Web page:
The parent-child relationship changes continually throughout a lifetime. Parents morph from heroes to role models to mentors to confidants, but the strength of our bonds can undermine the relationship’s final metamorphosis: the role reversal of becoming a caregiver for your parent. The transition may start with helping them arrange and attend doctor and lab appointments, but could soon mushroom into managing all their healthcare needs. It happens gradually, without any hard checkpoint when children must assume responsibility for their parents’ life needs. The process can involve excessive, intense emotions and will require inner strength to get through heartbreakingly fulfilling moments of the relationship.
Cluelessness will be lurking around every corner on this journey with your parent. The uncharted territory is daunting and overwhelming, with duties like figuring out medication, scheduling appointments and making sure your parents are well-kept and comfortable. No one starts out with all the answers, and there are plenty of sources to ask questions and talk about the process of taking care of your parents. Whether it be online or within the community, you should be able to find and speak with other similarly situated individuals who can help you ease the feelings of losing control that often come with this new stage of the parent-child dynamic.
An overwhelming amount of guilt and doubt may accompany these tough times as a caregiver. Patience is the universal key to getting through it. Frustration can lead to anger and eventually to guilt for your perceived inadequacies as a caregiver. Such feelings are painful, but normal when trying to provide the best support for your mother or father.
Fear is closely related to guilt in this way. When it comes time to contemplate hiring an aid or moving a parent into assisted living, the associated distress can be overpowering. Imposing such life changes on parents is an extremely difficult process with which to cope, and the resulting self-doubts can be deafening. “Did I do enough?” “How can we afford assisted living?” “Am I giving up?” “Is this what is best for my mother/father?” Conversations with other family members can be just as difficult and may test those close relationships as well. However, the comfort and quality of life drives every single thought a caregiver has, and every decision that a caregiver makes. Whether a parent is taken in by the caregiver, moved to a nursing home, or has a live-in aide, the emotions associated with caring for them are relentless and overwhelming.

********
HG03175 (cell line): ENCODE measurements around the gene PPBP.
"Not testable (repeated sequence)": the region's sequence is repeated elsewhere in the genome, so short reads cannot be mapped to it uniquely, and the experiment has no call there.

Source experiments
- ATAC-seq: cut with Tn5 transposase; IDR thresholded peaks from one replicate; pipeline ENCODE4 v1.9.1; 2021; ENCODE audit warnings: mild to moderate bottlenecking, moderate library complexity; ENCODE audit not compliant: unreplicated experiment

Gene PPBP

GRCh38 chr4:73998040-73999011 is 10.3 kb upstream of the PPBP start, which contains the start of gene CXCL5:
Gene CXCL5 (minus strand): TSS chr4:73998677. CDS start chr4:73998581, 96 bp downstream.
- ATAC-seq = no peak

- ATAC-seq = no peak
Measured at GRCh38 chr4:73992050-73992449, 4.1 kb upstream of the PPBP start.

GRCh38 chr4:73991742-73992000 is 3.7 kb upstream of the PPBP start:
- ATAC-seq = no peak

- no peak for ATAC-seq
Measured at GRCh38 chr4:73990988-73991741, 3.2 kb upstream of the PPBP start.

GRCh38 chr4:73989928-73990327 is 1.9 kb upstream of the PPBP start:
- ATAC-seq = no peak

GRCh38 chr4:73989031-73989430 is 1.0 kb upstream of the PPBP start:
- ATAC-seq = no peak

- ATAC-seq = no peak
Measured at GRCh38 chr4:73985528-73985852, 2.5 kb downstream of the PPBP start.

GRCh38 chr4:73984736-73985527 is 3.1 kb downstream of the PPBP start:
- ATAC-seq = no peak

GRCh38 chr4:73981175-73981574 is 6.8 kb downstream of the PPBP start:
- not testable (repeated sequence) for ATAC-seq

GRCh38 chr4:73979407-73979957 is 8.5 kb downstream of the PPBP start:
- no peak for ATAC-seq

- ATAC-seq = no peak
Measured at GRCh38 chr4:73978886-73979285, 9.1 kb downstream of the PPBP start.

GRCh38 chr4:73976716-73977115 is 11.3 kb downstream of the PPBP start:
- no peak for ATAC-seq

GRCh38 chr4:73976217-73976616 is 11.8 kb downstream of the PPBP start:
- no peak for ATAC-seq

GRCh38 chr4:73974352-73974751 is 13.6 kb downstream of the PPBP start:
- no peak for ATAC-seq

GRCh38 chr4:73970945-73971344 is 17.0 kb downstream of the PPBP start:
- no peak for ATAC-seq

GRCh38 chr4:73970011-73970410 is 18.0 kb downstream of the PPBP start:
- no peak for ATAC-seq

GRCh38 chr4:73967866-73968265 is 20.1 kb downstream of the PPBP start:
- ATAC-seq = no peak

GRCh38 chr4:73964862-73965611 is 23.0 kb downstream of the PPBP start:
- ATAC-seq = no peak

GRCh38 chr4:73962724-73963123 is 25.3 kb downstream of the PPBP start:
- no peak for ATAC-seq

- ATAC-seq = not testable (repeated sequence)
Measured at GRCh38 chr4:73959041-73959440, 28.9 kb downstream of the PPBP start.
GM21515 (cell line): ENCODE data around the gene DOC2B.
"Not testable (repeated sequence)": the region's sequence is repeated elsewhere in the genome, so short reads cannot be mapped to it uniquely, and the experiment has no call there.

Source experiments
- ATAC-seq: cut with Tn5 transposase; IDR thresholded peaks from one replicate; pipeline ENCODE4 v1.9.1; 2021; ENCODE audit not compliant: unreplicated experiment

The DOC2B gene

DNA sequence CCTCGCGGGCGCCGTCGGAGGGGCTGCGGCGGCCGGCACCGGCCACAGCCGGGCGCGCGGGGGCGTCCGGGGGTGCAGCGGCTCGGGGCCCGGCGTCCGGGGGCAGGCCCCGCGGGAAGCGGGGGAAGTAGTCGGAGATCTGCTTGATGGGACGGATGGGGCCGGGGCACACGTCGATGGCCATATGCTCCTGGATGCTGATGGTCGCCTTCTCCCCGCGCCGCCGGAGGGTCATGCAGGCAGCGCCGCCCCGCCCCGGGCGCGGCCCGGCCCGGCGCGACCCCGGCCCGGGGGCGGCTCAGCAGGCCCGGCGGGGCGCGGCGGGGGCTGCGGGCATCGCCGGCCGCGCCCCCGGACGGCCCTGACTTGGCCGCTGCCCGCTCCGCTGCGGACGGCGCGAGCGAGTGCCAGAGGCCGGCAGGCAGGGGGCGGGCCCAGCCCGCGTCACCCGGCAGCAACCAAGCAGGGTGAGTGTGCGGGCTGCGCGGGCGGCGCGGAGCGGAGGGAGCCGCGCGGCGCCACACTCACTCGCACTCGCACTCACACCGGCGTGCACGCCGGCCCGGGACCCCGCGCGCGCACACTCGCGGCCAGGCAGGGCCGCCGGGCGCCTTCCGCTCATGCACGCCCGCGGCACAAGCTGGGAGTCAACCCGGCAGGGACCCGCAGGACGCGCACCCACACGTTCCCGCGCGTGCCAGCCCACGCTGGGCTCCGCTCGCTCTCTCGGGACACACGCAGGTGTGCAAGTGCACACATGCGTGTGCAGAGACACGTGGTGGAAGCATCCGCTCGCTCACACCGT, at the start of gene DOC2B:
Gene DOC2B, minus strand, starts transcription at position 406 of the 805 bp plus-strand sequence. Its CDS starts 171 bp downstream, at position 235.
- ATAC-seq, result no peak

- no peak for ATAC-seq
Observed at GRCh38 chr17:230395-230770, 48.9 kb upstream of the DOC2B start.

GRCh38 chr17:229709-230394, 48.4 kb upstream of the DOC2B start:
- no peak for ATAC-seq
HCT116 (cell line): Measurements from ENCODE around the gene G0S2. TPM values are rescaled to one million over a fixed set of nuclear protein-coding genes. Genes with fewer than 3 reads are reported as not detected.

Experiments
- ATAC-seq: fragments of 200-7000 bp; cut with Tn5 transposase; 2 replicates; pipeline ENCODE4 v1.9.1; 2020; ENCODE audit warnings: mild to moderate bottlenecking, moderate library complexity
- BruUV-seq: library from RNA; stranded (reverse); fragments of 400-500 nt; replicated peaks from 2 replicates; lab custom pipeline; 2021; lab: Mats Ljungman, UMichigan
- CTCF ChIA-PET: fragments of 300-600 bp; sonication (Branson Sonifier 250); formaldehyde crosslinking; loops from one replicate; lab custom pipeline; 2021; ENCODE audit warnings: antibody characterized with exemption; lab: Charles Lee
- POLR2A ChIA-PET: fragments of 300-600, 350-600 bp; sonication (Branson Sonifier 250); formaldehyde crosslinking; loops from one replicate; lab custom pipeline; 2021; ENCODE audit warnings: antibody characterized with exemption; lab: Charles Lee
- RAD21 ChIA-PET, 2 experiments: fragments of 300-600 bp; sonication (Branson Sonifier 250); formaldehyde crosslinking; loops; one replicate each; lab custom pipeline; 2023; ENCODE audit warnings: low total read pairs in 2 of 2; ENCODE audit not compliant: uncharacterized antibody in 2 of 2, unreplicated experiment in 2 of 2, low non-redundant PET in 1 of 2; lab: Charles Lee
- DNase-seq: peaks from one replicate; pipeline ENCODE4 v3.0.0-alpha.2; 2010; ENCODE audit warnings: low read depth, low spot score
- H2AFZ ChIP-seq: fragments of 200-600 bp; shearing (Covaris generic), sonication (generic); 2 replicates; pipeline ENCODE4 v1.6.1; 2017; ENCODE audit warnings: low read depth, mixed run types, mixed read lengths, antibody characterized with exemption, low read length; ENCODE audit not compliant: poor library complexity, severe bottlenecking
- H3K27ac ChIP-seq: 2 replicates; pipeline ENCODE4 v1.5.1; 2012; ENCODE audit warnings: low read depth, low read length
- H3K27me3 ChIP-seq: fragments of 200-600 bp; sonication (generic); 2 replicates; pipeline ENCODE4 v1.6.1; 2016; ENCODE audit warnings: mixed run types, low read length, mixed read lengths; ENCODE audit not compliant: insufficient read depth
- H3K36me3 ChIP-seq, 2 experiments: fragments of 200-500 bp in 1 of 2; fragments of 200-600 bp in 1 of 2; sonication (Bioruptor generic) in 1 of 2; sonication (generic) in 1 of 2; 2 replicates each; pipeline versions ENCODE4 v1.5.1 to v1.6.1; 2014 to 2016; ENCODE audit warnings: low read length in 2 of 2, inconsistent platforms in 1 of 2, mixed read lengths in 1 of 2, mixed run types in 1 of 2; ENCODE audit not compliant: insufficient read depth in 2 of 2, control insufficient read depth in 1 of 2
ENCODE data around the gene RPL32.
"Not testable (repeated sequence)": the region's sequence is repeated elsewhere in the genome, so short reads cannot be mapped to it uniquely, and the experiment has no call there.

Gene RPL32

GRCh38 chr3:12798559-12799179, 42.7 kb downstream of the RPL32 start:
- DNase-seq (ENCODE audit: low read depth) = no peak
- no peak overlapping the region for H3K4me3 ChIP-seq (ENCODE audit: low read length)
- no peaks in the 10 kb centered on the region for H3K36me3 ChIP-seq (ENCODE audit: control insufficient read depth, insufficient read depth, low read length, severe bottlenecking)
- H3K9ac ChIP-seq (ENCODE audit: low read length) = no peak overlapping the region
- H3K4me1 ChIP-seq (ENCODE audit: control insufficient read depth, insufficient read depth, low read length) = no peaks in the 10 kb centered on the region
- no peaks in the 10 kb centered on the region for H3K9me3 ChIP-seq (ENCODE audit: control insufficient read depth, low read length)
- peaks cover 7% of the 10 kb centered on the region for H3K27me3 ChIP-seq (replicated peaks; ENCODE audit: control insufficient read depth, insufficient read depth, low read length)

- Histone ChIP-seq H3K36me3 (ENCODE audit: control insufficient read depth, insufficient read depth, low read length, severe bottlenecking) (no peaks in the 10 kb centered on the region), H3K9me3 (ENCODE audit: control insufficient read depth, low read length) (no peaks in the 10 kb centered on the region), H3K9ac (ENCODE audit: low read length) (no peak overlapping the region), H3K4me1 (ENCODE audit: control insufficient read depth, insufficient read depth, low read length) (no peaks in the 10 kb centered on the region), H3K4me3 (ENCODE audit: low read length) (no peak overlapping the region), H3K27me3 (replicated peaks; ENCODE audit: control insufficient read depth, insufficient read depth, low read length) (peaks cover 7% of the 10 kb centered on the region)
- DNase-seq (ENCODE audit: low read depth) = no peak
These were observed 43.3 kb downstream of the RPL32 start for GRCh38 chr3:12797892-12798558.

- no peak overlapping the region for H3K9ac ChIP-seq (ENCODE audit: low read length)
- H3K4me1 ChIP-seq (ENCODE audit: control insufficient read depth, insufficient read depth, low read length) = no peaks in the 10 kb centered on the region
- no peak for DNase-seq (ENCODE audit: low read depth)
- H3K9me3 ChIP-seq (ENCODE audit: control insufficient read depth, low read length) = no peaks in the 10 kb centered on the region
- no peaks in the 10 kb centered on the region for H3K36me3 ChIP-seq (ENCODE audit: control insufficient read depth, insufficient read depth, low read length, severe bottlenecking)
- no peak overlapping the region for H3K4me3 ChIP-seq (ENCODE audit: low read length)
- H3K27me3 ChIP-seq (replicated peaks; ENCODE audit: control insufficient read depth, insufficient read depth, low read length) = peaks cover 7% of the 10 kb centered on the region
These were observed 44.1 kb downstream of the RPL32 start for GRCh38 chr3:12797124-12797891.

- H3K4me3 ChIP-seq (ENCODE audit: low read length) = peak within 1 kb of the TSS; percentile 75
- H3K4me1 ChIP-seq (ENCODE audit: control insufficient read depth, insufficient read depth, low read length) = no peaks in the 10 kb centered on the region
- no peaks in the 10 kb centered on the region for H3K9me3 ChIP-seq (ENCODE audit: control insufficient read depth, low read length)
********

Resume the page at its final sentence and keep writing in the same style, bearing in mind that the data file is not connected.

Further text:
Acting as a caregiver for parents can be the most emotionally draining, physically difficult, and mentally trying time of one’s life. Providing the same amount of love and care that our parents gave us when we needed them demands enormous inner strength and determination. When your world seems to be crumbling around you, it is imperative to find the motivation to remain strong, because your functions not only are essential to your parents but can be incredibly rewarding to you.
The new light that shines on flipping responsibilities in the child-parent relationship can bring so much love and appreciation to both parties. While extremely challenging, the caretaking process which transforms the relationship features a profound amount of shared love. The appreciation of the caregiver, whether acknowledged or not, will always be present and can bring a new level of closeness between parent and child. Getting past the fear, doubt, guilt, anger, and frustration will deliver a life-changing satisfaction and reward from knowing you were there when the ones you love most needed you.